Nooma vids they'd watched. These videos were old Rob Bell schtuff, nicely produced, thoughtful, and inviting, although pressing close on occasion to the edge of Velveeta.
They'd liked them, and had clearly retained information from them. I shared, because it strikes me as odd, that the same Rob Bell who created those very helpful vids is now on tour with Oprah, part of her The Life You Want To Be Best Right Now This Weekend tour.
The class, as one, rolled their eyes in teen disdain. "Oprah?" Clearly, Ms. O is not regarded as the font of authenticity by the young. They're not her target demographic, of course. Few fourteen year olds can pony up $200-$500 bucks for a big stadium event, after all.
I pitched out another trial balloon, I mentioned the title of his forthcoming book. My church has given out Bell's books to graduates in past. They're solid, simple, accessible, and gracious. This new one is a relationship book, co-authored with his wife: The Zimzum of Love.
There was giggling.
I moved on, but filed that giggle away. Reminder to self: if in the radiant yarp of this wild multiverse I ever find myself asked to tag along with Oprah on a tour, politely demur, lest the teens of thy congregation giggle at thee.
It got me thinking, though, about the word "Zimzum." I'd not bothered looking into that term when I'd first encountered it on the cover of the Bell's book, assuming--erroneously--that it was some cutesy nonsense relationship word. "The Dibbledop of Parenting." "The OochGah of Growing Old." Something like that.
But then I encountered it again providentially, in a science article about the dynamics of Many Worlds theory, of all places. There, it was not presented as "Zimzum." It was Tzimtzum, a term from Lurianic Kabbalistic theology that attempts to articulate how God makes space in being for that which is not God's own self.
So I looked into it further, as one should when serendipity serves up her peculiar harmonies.
As theology, tzimtzum is fascinating, and within authentic Kabbalistic practice and rabbinic conversation, it's a pretty sophisticated and heavily debated idea. How can God be both present and not-present? What are the self-imposed boundaries of that which is infinite and aware? It's meaty, heady, non-trivial stuff, the kind of theology that bleeds over into scientific cosmology in ways I find pretty nifty.
And it's being repurposed, by a Christian, as a means of meting out relationship advice. "Make space for your partner," it'll go, I'm sure.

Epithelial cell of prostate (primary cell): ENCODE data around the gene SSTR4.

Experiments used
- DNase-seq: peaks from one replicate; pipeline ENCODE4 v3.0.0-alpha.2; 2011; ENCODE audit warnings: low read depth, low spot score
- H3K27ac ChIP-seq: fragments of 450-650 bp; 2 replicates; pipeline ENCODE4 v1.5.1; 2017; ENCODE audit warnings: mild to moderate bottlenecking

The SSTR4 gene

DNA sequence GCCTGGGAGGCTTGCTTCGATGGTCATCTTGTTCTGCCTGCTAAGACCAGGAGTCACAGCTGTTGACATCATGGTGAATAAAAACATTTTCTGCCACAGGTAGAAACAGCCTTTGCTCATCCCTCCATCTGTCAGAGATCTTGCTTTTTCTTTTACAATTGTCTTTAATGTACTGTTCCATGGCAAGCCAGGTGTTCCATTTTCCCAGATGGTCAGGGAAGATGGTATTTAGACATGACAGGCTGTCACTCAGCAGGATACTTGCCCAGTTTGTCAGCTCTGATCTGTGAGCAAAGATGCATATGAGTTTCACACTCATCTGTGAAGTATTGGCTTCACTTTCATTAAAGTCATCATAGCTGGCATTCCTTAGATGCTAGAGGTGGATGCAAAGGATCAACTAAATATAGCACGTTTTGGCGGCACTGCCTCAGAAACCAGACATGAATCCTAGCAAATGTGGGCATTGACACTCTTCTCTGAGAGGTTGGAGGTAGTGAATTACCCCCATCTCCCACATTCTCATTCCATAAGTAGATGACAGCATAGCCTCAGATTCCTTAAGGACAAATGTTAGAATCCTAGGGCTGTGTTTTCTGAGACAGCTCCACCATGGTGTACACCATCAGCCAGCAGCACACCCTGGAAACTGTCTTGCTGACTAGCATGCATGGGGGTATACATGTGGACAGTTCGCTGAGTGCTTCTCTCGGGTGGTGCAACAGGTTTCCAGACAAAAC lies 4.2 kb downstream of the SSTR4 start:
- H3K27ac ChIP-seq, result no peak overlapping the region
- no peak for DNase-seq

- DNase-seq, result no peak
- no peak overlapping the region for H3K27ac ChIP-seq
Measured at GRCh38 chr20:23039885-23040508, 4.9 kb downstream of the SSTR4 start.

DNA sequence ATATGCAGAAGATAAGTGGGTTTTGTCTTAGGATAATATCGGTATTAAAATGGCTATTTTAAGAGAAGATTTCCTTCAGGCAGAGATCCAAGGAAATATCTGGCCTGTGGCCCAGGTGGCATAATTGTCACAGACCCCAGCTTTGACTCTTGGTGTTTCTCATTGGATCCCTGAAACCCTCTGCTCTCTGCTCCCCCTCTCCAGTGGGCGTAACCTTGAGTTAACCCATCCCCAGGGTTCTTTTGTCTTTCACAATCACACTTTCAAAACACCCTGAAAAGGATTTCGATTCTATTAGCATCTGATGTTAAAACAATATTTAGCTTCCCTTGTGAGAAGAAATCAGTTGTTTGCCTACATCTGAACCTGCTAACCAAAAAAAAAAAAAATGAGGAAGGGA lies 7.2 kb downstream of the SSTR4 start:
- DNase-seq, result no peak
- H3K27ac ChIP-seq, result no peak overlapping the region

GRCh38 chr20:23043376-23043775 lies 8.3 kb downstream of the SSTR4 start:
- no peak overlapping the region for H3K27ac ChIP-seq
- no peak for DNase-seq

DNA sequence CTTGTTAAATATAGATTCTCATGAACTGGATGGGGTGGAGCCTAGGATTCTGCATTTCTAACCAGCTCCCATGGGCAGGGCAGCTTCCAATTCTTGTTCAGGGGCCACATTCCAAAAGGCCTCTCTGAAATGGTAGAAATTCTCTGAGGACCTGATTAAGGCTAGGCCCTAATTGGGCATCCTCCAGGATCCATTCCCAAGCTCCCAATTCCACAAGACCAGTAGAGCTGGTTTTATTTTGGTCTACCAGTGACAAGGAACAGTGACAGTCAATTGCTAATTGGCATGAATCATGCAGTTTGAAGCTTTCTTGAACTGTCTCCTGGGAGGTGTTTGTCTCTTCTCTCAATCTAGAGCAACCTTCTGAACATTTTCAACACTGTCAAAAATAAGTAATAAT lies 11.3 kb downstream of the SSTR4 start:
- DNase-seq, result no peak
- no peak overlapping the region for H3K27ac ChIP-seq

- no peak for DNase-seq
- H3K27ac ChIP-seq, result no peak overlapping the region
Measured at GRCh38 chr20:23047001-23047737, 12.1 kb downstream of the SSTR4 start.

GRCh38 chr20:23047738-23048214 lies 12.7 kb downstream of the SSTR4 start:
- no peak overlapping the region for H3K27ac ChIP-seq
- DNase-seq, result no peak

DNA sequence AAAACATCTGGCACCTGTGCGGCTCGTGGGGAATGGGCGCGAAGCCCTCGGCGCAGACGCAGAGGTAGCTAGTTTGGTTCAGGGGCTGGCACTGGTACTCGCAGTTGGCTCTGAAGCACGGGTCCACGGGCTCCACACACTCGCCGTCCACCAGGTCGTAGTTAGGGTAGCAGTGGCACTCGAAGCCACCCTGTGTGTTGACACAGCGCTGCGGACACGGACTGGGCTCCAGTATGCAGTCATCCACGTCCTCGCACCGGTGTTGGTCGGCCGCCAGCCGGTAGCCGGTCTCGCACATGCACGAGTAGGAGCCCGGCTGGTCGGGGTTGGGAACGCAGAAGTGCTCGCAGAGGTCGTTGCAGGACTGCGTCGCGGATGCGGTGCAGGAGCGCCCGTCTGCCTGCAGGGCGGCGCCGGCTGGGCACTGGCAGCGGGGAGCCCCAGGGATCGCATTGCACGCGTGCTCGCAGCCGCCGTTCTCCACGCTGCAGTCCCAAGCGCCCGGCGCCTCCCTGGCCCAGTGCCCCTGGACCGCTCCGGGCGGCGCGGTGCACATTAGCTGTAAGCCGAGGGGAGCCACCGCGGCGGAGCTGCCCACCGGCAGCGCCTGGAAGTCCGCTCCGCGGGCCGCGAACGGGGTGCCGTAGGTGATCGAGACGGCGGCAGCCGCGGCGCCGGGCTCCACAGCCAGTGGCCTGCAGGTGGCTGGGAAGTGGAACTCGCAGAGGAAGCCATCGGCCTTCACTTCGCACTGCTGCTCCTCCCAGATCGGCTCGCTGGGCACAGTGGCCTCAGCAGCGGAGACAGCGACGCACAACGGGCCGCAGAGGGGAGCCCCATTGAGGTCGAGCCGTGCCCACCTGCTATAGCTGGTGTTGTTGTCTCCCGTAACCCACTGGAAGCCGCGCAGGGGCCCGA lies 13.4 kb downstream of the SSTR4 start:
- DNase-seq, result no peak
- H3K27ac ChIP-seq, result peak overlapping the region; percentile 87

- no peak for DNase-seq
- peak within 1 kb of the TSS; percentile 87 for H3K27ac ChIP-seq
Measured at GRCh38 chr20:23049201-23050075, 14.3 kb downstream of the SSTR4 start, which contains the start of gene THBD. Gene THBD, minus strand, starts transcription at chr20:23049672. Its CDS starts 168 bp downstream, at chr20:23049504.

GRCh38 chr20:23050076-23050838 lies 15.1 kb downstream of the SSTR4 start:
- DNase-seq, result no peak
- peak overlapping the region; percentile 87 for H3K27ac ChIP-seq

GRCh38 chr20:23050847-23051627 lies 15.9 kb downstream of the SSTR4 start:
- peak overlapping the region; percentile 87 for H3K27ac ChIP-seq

I wonder at this. I mean, it's not bad advice, generally. It may well be a helpful book for some folks.
But the tzimtzum is an immensely complex, nuanced, challenging way of trying to understand the work of the Creator. Will that complexity be honored? Will the centuries of conversation about that idea be referenced? We'll see. I have not, after all, read the book, which isn't out yet.
I wonder further, though, at the co-opting of such theology by both Christians and pop-theology. That wondering comes from my peculiar place as both a teacher of the Way of Jesus and the husband/father of a Jewish wife/sons.
The rabbi of my family's synagogue is a teacher of Kabbalistic understandings of Judaism, which come out in his storytelling. He knows the language, and the stories, and the debates, the deep richness of that remarkably intricate and ancient way of understanding. There is a dizzying, whirling, interwoven elegance to authentic Kabbalah. It's a wild dance of ideas before the throne of God, as you lose yourself in concepts that swirl together like Sufis in qawwali ecstasy. There is a depth to it that I honor. But I also recognize that while it is a valid path, it is not the path I know well enough to teach.
If you don't have the depth and history and the complexity, it becomes something else. It can become Madonnabalah or Oprahbalah, a shallow smorgasbord me-magick that is as removed from Kabbalistic practice as that fat golden prosperity Buddha at your takeout Chinese place is removed from the Noble Eightfold Path.
That's the challenge, whenever we take things from traditions that are not our our own.